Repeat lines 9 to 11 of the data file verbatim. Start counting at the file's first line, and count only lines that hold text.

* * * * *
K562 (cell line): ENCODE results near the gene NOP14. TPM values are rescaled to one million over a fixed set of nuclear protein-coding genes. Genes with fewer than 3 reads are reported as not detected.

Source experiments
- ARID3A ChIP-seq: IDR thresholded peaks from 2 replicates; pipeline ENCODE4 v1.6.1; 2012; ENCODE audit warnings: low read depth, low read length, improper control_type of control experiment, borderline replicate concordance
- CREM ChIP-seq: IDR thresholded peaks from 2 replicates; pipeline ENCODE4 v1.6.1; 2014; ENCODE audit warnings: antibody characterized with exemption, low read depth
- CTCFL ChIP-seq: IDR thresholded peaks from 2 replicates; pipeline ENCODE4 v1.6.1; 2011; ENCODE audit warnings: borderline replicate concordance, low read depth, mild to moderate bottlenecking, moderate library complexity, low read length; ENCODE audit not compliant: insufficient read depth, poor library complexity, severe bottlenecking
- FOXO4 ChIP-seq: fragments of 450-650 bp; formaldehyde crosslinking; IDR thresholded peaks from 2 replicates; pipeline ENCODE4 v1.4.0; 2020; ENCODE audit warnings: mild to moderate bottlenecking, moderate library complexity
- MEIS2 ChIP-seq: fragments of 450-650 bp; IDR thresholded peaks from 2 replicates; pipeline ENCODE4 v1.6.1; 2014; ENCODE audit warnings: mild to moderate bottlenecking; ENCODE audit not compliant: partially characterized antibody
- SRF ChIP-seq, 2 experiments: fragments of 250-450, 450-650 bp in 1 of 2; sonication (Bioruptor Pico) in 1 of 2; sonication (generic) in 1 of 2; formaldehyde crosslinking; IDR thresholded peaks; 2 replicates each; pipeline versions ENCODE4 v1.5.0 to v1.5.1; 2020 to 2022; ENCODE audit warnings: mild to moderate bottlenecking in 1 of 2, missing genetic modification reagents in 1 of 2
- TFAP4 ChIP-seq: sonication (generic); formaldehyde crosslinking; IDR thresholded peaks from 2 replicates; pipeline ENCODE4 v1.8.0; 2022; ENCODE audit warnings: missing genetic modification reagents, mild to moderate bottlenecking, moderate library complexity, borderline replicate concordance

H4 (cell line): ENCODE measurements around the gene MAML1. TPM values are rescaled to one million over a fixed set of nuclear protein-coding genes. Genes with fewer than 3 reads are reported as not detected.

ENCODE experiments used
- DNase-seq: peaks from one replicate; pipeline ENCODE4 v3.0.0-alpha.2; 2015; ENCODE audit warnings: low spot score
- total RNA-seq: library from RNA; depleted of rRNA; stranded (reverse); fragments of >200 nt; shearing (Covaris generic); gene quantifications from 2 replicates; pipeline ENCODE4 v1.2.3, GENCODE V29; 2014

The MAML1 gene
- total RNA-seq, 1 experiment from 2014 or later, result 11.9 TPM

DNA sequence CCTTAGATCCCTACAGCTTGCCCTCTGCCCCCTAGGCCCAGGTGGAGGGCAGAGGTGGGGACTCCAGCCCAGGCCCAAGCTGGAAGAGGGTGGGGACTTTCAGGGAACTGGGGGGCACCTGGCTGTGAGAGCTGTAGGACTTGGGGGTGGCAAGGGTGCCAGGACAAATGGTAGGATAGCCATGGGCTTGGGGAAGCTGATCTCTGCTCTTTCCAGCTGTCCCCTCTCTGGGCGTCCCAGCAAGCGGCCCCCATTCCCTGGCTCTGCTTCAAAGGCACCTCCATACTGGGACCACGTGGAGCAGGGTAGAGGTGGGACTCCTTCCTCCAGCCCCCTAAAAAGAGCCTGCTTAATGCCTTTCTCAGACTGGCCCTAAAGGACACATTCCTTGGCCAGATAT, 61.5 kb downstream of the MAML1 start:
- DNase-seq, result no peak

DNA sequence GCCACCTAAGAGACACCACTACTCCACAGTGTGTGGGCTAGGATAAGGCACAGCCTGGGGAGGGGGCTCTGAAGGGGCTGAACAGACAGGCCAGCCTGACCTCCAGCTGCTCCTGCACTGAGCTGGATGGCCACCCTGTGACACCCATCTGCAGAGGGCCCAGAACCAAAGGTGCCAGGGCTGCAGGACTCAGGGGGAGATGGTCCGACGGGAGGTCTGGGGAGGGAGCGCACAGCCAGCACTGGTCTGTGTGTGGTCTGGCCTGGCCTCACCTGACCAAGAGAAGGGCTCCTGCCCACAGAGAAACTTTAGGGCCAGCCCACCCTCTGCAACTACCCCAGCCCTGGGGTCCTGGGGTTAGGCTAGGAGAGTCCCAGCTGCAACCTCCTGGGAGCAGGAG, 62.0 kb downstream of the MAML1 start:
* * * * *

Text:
- TFAP4 ChIP-seq: sonication (generic); formaldehyde crosslinking; IDR thresholded peaks from 2 replicates; pipeline ENCODE4 v1.8.0; 2022; ENCODE audit warnings: missing genetic modification reagents, mild to moderate bottlenecking, moderate library complexity, borderline replicate concordance

H4 (cell line): ENCODE measurements around the gene MAML1. TPM values are rescaled to one million over a fixed set of nuclear protein-coding genes. Genes with fewer than 3 reads are reported as not detected.

ENCODE experiments used